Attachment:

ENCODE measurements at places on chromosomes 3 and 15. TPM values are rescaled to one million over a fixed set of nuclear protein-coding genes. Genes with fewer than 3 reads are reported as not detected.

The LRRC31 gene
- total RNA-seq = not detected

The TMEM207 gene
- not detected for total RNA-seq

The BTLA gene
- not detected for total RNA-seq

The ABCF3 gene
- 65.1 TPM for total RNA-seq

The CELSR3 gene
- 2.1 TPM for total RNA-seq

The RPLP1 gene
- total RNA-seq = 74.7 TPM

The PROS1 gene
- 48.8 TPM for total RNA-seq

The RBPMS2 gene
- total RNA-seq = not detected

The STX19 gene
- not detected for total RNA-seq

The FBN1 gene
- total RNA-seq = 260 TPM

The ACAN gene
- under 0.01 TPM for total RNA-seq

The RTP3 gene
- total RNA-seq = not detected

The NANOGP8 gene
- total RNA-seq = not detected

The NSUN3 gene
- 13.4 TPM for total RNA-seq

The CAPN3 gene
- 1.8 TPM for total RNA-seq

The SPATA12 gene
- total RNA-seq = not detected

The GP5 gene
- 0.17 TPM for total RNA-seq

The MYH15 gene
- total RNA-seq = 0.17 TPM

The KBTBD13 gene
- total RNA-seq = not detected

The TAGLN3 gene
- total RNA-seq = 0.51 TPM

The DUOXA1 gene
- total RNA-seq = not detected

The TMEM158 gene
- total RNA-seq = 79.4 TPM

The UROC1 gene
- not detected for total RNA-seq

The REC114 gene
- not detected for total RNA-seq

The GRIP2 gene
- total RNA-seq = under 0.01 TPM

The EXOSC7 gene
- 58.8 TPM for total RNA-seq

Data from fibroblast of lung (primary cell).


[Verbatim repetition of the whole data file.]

ENCODE measurements at places on chromosomes 3 and 15. TPM values are rescaled to one million over a fixed set of nuclear protein-coding genes. Genes with fewer than 3 reads are reported as not detected.

The LRRC31 gene
- total RNA-seq = not detected

The TMEM207 gene
- not detected for total RNA-seq

The BTLA gene
- not detected for total RNA-seq

The ABCF3 gene
- 65.1 TPM for total RNA-seq

The CELSR3 gene
- 2.1 TPM for total RNA-seq

The RPLP1 gene
- total RNA-seq = 74.7 TPM

The PROS1 gene
- 48.8 TPM for total RNA-seq

The RBPMS2 gene
- total RNA-seq = not detected

The STX19 gene
- not detected for total RNA-seq

The FBN1 gene
- total RNA-seq = 260 TPM

The ACAN gene
- under 0.01 TPM for total RNA-seq

The RTP3 gene
- total RNA-seq = not detected

The NANOGP8 gene
- total RNA-seq = not detected

The NSUN3 gene
- 13.4 TPM for total RNA-seq

The CAPN3 gene
- 1.8 TPM for total RNA-seq

The SPATA12 gene
- total RNA-seq = not detected

The GP5 gene
- 0.17 TPM for total RNA-seq

The MYH15 gene
- total RNA-seq = 0.17 TPM

The KBTBD13 gene
- total RNA-seq = not detected

The TAGLN3 gene
- total RNA-seq = 0.51 TPM

The DUOXA1 gene
- total RNA-seq = not detected

The TMEM158 gene
- total RNA-seq = 79.4 TPM

The UROC1 gene
- not detected for total RNA-seq

The REC114 gene
- not detected for total RNA-seq

The GRIP2 gene
- total RNA-seq = under 0.01 TPM

The EXOSC7 gene
- 58.8 TPM for total RNA-seq

Data from fibroblast of lung (primary cell).